If I didn’t already mention it, I finally dumped a revised position in pharma horror story Allergan (AGN) for a nearly 40 percent gain, my biggest in quite awhile. The stock had been steadily dropping from its ~$170 late-June peak, achieved when AbbVie (ABBV) announced a cash and stock buyout offer for AGN. The value of the offer comes in at about $188 per share and I’d wanted to hold to see if I could get some money back vs. the $$ I lost by selling half of my ill-fated and overly large position about 2 months ago. But with the stock resuming its steadily sinking ways just days after the takeover offer hit the wires, I figured I’d just get the hell out for what amounted to an uncommonly nice profit anyway.
AGN shares have stabilized somewhat since my bailout. So I might get back in again.
But likely not soon.
When a stock ends up falling way short after a handsome takeover offer, that tends to indicate a good deal of skepticism as to whether the deal will get done. Or whether the US government ghouls force both companies to sell off X number of product lines before the merger to make sure the combination doesn’t prove anticompetitive in the industry.
In any event, a combo this big won’t likely settle for at least a year, so there’s plenty of time to get back into AGN for a trade. Or not. Since this deal won’t likely settle – or blow up – until some time in 2020.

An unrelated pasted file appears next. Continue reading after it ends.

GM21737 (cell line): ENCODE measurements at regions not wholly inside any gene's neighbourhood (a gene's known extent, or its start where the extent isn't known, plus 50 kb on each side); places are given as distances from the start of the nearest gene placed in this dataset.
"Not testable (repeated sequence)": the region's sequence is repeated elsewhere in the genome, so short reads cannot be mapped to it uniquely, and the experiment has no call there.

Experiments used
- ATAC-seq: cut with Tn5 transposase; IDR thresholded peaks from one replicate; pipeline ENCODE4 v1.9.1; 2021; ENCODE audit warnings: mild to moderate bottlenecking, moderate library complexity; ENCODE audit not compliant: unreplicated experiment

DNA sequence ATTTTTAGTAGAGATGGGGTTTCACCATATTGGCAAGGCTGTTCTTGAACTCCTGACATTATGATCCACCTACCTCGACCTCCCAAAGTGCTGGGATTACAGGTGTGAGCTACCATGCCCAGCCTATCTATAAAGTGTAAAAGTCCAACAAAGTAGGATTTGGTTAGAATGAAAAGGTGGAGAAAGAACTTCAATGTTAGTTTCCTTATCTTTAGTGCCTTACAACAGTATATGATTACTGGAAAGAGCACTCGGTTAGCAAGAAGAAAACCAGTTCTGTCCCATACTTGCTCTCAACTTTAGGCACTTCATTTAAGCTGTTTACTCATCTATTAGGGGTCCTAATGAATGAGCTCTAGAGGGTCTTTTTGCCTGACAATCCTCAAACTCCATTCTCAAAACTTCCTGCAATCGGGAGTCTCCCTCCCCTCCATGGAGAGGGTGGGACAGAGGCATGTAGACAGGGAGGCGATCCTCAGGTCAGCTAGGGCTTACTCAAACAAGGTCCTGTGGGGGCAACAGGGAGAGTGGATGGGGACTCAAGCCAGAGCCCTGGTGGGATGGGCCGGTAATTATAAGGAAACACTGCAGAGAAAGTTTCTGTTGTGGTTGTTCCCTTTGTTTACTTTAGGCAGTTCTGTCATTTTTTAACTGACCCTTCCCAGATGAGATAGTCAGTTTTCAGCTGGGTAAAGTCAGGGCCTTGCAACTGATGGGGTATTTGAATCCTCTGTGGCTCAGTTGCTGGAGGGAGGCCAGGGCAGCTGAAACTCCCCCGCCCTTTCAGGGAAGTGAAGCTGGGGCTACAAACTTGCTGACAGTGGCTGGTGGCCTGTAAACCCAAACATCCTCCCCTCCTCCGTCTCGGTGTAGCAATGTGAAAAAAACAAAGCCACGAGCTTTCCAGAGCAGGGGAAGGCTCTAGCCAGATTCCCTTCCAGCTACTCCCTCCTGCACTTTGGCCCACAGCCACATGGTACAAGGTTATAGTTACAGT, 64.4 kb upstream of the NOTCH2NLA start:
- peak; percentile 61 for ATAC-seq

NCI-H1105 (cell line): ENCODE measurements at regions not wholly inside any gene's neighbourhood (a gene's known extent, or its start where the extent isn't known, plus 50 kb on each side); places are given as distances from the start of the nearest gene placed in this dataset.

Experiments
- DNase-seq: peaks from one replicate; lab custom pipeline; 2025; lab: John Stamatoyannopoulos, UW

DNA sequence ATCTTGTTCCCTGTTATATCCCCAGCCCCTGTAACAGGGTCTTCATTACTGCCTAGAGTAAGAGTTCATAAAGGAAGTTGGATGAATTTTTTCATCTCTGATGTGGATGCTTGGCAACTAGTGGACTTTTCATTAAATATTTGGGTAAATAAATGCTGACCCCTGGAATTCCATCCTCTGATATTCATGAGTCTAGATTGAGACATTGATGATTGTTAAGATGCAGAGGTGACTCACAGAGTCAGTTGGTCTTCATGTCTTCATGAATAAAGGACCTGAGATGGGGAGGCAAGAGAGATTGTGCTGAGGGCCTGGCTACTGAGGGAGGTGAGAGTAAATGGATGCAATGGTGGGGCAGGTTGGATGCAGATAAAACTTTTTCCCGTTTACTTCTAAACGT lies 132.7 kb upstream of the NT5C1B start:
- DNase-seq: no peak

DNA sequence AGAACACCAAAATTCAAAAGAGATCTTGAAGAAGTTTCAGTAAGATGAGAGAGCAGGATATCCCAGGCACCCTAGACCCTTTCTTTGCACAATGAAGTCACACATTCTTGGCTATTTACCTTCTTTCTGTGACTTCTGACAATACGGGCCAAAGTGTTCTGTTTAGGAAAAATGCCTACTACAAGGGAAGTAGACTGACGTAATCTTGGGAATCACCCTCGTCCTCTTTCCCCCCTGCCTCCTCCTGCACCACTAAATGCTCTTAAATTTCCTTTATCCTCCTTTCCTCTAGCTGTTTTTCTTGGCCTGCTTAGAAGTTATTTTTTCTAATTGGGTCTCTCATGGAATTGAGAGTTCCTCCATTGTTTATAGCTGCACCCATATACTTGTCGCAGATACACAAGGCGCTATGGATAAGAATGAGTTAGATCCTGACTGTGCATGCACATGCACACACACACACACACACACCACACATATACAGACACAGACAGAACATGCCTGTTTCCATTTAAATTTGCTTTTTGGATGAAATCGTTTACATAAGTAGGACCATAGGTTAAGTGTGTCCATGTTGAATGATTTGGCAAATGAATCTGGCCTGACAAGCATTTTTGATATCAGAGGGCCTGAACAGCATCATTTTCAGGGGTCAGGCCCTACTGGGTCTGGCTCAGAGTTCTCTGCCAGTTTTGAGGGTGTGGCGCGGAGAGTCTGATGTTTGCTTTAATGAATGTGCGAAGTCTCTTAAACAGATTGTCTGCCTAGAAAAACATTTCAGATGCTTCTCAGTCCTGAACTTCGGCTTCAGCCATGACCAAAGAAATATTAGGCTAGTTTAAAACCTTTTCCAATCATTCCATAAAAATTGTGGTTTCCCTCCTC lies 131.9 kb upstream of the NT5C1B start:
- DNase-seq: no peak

Oil and refinery issues
On other fronts, I dumped one of my favorites, big US refiner Valero (VLO) for a quick profit once it began to sink rather irrationally last week. The large portfolio still holds some shares of Conoco Phillips (COP) – still slightly underwater. It also includes a modest position in Canadian oil sands giant Suncor Energy (SU).
Both stocks remain stubbornly underwater at the moment due to weak oil prices. But I’ve noticed that oil stocks tend to get goosed by market forces during the autumn semester each year. So they stay in the portfolio. For now. To benefit from that fall phenomenon, if and when it recurs in 2019.
I’ve added a few other small positions as well, but we’ll talk about them in a future column.
Market wrap for Monday afternoon: Flat Dow, feisty NASDAQ remain in place
As for now, we leave a confused Mr. Market at around 1:45 p.m. ET Monday with the DJIA up a hugely impressive (irony alert) 0.07 percent, but with the tech-heavy NASDAQ up a little more impressively by 0.71 percent. In other words, we continue with a flat Dow and a feisty NASDAQ, the latter bolstered by all our favorite tech issues.
The broad-based S&P 500 is nearly flatline but slightly in the green.
The Fed, Congressional budgeting issues, the Mad Mullahs of Iran, Brexit and political maneuvers in the UK, trade wars and other crosswinds will continue to confuse traders on the Street all week. So columns will likely prove sparse unless we spot likely market-moving news. Otherwise, stasis and entropy will be the order of the trading day.
— Headline image: This Moscow street vendor seems to be about as bored with Russia’s 20th century fake Communists
as we are with the capitalistic trading on Wall Street today. (Via Wikipedia)